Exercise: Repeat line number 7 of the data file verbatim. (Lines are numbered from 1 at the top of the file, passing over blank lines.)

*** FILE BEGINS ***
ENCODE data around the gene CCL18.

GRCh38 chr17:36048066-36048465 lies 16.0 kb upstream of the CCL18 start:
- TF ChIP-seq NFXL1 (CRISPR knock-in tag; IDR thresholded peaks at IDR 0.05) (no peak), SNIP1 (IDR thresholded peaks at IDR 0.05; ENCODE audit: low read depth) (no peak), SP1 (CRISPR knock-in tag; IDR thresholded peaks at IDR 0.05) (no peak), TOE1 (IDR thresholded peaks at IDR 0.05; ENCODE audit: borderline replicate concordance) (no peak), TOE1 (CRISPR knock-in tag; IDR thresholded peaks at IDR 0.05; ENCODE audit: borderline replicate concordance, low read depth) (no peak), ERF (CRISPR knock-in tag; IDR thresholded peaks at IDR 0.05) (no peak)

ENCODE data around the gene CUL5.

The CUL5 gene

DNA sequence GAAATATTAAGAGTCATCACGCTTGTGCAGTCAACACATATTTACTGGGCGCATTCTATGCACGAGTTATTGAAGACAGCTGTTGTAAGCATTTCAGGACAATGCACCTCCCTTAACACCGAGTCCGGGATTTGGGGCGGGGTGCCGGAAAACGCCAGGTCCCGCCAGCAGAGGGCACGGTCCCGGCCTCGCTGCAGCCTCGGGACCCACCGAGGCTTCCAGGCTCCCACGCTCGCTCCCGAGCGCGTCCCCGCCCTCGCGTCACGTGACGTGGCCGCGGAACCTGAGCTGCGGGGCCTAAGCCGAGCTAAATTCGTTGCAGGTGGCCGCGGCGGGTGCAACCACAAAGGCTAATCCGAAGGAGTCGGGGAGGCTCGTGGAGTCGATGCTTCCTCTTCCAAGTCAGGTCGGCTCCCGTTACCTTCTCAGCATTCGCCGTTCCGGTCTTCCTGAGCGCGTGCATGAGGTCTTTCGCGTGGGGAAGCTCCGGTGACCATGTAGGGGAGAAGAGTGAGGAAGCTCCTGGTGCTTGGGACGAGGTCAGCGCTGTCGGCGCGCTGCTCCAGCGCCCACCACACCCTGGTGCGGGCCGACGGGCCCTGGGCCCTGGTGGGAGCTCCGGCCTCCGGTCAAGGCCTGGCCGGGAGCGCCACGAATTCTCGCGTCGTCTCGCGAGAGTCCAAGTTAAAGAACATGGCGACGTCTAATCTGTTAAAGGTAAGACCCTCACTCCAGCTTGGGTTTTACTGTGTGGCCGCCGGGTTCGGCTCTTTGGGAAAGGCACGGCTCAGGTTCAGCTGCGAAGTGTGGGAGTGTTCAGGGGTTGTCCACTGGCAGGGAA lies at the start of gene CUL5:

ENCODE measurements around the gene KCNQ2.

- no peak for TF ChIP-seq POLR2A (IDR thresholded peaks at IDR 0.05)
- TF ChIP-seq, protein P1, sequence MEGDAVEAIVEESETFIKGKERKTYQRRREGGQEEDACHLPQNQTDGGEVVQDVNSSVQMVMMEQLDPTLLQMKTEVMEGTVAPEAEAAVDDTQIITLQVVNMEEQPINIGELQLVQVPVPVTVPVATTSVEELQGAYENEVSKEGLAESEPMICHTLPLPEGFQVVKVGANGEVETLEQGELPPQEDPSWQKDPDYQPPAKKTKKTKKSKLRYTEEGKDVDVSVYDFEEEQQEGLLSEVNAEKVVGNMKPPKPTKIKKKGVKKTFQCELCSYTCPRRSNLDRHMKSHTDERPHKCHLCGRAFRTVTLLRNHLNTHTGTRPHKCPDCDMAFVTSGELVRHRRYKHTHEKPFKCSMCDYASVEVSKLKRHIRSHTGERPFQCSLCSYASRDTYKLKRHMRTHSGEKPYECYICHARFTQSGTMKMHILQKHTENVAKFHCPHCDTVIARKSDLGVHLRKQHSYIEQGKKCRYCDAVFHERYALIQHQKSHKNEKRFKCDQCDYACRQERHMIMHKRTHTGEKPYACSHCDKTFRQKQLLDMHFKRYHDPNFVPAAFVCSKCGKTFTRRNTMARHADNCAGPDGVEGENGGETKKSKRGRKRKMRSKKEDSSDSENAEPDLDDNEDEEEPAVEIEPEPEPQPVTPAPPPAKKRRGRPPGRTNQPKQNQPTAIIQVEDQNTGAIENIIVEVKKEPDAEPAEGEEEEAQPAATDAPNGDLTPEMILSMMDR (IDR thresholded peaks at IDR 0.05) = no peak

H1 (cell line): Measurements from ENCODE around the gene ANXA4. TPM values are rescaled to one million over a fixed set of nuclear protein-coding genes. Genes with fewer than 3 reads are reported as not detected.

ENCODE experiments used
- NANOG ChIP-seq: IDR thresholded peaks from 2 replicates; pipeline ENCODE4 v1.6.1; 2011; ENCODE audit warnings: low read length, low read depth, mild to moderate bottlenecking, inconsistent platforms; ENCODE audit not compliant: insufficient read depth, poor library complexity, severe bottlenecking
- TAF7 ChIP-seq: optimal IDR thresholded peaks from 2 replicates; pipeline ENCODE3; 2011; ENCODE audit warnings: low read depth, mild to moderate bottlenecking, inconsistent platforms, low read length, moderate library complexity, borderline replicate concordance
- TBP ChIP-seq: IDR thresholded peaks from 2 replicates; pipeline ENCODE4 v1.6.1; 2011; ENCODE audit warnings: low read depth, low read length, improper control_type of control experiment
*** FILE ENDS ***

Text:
ENCODE measurements around the gene KCNQ2.